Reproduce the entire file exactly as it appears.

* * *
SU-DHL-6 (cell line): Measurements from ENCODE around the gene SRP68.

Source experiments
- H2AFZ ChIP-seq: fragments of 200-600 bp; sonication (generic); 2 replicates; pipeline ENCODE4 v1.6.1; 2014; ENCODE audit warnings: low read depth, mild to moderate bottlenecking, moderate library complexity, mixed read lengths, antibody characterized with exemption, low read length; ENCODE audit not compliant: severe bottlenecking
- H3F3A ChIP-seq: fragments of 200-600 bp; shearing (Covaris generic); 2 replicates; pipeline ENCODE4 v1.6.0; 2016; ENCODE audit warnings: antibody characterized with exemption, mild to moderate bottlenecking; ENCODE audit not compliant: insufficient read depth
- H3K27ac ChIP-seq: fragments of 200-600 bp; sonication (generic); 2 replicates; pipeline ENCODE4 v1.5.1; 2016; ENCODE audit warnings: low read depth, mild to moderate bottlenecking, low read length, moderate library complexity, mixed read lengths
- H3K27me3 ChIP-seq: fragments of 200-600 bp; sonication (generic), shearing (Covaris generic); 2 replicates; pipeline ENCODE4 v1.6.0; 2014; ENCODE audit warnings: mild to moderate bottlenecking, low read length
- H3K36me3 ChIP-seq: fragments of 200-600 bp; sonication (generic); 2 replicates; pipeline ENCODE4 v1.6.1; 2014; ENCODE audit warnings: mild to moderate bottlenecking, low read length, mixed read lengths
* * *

SU-DHL-6 (cell line): Measurements from ENCODE around the gene SRP68.

Source experiments
- H2AFZ ChIP-seq: fragments of 200-600 bp; sonication (generic); 2 replicates; pipeline ENCODE4 v1.6.1; 2014; ENCODE audit warnings: low read depth, mild to moderate bottlenecking, moderate library complexity, mixed read lengths, antibody characterized with exemption, low read length; ENCODE audit not compliant: severe bottlenecking
- H3F3A ChIP-seq: fragments of 200-600 bp; shearing (Covaris generic); 2 replicates; pipeline ENCODE4 v1.6.0; 2016; ENCODE audit warnings: antibody characterized with exemption, mild to moderate bottlenecking; ENCODE audit not compliant: insufficient read depth
- H3K27ac ChIP-seq: fragments of 200-600 bp; sonication (generic); 2 replicates; pipeline ENCODE4 v1.5.1; 2016; ENCODE audit warnings: low read depth, mild to moderate bottlenecking, low read length, moderate library complexity, mixed read lengths
- H3K27me3 ChIP-seq: fragments of 200-600 bp; sonication (generic), shearing (Covaris generic); 2 replicates; pipeline ENCODE4 v1.6.0; 2014; ENCODE audit warnings: mild to moderate bottlenecking, low read length
- H3K36me3 ChIP-seq: fragments of 200-600 bp; sonication (generic); 2 replicates; pipeline ENCODE4 v1.6.1; 2014; ENCODE audit warnings: mild to moderate bottlenecking, low read length, mixed read lengths